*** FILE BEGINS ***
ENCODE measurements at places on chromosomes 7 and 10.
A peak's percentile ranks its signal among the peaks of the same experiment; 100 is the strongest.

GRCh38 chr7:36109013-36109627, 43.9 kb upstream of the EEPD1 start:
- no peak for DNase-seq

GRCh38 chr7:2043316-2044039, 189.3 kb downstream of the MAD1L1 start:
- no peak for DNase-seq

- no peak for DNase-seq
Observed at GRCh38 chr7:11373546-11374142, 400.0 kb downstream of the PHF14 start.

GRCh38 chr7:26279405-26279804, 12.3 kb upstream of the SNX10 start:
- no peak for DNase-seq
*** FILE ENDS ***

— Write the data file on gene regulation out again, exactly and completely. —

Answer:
ENCODE measurements at places on chromosomes 7 and 10.
A peak's percentile ranks its signal among the peaks of the same experiment; 100 is the strongest.

GRCh38 chr7:36109013-36109627, 43.9 kb upstream of the EEPD1 start:
- no peak for DNase-seq

GRCh38 chr7:2043316-2044039, 189.3 kb downstream of the MAD1L1 start:
- no peak for DNase-seq

- no peak for DNase-seq
Observed at GRCh38 chr7:11373546-11374142, 400.0 kb downstream of the PHF14 start.

GRCh38 chr7:26279405-26279804, 12.3 kb upstream of the SNX10 start:
- no peak for DNase-seq